A local joint venture company will soon be exporting sashimi-grade fish into Japan, angling to also break into the China and European markets.

The catch? Tuna caught in zones three and four of Brunei waters.

With the launch of its US$2 million tuna processing plant and its first 18-metre fishing vessel earlier today, Yamako Pacific Sdn Bhd is projecting to reel in an annual $50 million in revenue by 2020 and creating up to 200 positions for local employment.

The company was awarded license to commence operations in March this year and specialises in processing yellow-fin and skipjack tuna at its plant in Serasa.

“I am proud to share that Yamako Pacific will practice sustainable fishing by employing the tuna pole and line fishing method… They will release smaller catch that do not meet the requirement and this will ensure that we do not deplete the tuna population in Brunei waters,” said Minister of Primary Resources and Tourism YB Dato Seri Setia Hj Ali Apong.

Minister of Primary Resources and Trade YB Dato Seri Setia Hj Ali Apong at the launching ceremony of Yamako Pacific’s processing plant and fishing vessel. Photo: Ubaidillah Masli/ The Scoop

He added that this good practice coupled with the processing plant’s cutting-edge technology will be Brunei’s main competitive advantage to enter other future markets. Currently, it already employs 50 full-time workers, supported by 30 part-time staff, majority of whom are local.

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Speaking to The Scoop, managing director of Yamako Pacific Alex Yeunh Oi Siong, said the pole and line fishing method is the most encouraged way of catching fish. ” Unlike net fishing, we are only targeting tuna… With our high-tech fish finder, we know even before we drop the line if there is tuna.”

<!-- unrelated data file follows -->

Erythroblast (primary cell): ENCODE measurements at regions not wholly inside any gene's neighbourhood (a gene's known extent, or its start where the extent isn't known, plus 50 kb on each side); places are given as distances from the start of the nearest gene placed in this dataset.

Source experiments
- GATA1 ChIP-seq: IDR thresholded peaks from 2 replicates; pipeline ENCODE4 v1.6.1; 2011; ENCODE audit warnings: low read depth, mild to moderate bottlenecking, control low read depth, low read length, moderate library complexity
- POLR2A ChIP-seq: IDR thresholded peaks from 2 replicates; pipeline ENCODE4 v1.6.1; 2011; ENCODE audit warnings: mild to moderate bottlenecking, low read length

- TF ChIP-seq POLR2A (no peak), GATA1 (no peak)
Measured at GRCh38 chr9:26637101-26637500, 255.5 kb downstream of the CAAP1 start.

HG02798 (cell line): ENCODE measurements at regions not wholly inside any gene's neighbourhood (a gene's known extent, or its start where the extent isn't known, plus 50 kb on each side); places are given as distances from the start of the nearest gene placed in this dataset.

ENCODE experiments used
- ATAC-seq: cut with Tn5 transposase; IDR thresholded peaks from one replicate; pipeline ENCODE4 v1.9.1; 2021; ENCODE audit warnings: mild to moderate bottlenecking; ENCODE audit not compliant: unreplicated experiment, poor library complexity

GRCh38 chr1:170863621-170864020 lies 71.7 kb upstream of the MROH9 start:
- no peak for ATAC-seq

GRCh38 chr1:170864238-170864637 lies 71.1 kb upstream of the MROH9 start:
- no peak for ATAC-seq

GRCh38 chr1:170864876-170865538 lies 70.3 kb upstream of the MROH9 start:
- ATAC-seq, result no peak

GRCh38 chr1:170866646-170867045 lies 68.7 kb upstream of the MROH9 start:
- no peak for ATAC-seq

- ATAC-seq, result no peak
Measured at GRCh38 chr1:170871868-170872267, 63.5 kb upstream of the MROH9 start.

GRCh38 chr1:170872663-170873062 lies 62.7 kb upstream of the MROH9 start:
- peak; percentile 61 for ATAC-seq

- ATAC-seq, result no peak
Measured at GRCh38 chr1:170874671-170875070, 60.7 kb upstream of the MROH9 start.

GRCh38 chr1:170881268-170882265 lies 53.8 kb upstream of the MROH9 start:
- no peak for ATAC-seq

Asked whether they would be able to catch enough fish to meet demand, Alex assured that the Nahkoda 1 vessel is able to be out at sea five days at a time with a catch capacity of five tonnes per trip. With tuna selling at US$4 per kilo, that would amount to a potential catch of US$20,000 each trip, he explained. It will also buy tuna from local fishermen who adhere to its high standards of fishing and storing.

“At the moment, we are just concentrating on the Japanese market since demand is strong. Our capacity will not even meet 20 per cent [of that demand],” he said. By modeling its whole plant after Japanese hygiene practices, Yamako Pacific is able to meet the stringent requirement set by Japan.

The chiller room/freezer at the Yamako Pacific facility in Muara. Photo: Ubaidillah Masli/The Scoop

Fresh off the boat, the fish will be washed and sorted in the landing area. They are then frozen whole in a -35°C  blast freezer or processed into various cuts of tuna, before being taken to a chilling room for an hour where the meat is given a chance to “relax” before they are placed into the proton freezer machine.

“We will be ordering three more fishing vessels, with plans to eventually acquire a total of 10. This will help us ramp up our export volume,” Alex said, noting that 10 per cent of its produce will be allocated for the Brunei market.

It will also be producing premium quality, high-protein processed seafood such as fishballs.

Yamako Pacific Sdn Bhd is part of a wider group of Yamako Pacific companies in the region, a Japanese-centric group with a track record of working with local industry players. The company invests in teaching local fishermen how to maximise the quality and value of the fish they catch whilst also paying them fair, international pricing.

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